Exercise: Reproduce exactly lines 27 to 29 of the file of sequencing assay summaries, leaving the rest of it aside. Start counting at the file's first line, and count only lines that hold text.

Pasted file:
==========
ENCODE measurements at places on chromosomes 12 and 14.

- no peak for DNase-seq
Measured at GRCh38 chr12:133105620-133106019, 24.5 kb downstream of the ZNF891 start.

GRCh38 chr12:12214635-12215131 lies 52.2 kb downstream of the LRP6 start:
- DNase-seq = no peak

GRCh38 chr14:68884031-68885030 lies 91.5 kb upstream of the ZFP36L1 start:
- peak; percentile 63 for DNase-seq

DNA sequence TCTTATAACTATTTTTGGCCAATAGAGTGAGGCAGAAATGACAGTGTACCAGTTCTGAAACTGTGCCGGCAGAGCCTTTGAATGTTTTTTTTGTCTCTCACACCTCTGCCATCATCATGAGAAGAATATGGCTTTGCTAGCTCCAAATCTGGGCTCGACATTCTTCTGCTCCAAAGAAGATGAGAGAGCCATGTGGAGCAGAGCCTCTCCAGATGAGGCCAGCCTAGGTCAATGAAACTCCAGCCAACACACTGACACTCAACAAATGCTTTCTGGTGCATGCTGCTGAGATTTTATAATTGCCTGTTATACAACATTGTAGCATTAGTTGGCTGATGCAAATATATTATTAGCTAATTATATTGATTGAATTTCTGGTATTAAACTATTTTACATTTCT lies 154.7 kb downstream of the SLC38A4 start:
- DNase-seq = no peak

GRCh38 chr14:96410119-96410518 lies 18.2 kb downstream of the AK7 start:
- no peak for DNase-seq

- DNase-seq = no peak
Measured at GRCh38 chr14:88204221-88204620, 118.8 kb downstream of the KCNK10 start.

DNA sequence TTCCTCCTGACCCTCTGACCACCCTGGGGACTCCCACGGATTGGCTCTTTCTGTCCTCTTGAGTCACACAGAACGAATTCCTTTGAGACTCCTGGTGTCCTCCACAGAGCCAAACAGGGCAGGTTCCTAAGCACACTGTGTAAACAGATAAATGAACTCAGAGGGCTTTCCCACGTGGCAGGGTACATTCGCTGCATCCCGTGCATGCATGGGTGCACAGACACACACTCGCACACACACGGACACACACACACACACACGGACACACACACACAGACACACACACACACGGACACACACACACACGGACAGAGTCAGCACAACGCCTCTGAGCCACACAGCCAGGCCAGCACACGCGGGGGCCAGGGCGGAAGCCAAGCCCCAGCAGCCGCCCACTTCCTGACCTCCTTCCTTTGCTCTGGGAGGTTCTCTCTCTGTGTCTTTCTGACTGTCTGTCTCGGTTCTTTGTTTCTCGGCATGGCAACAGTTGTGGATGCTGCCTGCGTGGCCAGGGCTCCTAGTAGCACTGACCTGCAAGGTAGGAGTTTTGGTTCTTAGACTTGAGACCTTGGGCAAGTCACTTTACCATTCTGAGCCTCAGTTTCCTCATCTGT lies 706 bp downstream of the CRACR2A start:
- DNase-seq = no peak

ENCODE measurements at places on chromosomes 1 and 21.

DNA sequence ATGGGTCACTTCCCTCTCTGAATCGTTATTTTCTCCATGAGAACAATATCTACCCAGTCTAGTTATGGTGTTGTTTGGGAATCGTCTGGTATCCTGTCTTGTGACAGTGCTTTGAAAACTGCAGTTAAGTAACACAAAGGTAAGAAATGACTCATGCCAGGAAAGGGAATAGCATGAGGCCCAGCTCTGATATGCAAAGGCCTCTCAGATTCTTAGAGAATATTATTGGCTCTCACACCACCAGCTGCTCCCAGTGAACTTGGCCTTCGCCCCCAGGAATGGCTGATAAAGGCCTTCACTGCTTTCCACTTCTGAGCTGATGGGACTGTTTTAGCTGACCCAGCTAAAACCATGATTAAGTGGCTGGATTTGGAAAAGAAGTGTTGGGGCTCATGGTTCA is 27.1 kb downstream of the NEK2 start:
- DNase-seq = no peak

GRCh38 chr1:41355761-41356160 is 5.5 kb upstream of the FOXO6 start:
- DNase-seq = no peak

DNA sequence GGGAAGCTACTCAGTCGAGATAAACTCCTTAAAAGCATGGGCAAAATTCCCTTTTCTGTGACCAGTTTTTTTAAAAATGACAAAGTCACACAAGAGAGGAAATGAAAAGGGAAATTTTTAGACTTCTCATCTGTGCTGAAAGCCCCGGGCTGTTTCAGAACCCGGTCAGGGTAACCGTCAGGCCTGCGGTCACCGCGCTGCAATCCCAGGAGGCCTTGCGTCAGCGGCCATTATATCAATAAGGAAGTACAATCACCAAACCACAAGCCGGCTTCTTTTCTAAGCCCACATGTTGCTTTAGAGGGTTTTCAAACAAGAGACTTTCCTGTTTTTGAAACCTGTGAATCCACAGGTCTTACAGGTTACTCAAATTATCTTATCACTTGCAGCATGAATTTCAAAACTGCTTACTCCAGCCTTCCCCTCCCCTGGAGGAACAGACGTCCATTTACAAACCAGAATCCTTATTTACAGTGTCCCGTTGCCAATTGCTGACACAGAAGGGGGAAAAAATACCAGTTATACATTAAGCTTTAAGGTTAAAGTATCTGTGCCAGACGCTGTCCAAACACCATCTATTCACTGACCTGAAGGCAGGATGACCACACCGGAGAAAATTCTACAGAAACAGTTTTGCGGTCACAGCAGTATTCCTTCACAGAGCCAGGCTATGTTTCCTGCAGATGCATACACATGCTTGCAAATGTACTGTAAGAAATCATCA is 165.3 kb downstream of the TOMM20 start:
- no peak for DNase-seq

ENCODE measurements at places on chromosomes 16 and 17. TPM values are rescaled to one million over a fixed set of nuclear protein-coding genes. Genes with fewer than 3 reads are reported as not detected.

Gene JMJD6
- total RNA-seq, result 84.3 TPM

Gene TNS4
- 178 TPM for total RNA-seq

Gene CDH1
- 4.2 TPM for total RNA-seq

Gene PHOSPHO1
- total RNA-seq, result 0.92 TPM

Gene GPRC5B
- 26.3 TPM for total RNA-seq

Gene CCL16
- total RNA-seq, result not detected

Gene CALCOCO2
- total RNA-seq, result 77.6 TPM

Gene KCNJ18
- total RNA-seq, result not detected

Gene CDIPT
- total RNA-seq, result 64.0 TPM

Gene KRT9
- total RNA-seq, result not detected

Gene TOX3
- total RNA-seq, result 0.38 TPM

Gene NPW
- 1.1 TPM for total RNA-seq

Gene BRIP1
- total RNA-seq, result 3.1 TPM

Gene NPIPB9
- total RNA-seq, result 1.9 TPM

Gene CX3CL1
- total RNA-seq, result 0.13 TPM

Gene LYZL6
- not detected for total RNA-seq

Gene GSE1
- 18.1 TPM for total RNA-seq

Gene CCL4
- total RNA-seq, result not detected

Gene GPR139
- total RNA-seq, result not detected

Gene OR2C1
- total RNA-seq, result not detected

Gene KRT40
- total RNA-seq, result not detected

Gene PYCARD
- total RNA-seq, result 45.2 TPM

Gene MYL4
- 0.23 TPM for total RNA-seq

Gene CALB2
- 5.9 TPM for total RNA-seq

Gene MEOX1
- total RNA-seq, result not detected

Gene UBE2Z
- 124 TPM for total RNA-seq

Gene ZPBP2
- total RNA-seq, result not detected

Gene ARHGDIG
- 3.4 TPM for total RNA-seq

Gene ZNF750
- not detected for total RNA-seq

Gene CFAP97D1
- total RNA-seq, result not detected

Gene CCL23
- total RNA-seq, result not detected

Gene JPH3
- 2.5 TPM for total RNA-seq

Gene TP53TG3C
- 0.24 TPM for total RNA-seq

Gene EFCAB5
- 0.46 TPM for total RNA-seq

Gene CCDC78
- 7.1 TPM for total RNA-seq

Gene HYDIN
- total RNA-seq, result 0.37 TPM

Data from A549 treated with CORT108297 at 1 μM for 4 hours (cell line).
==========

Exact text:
- 178 TPM for total RNA-seq

Gene CDH1
- 4.2 TPM for total RNA-seq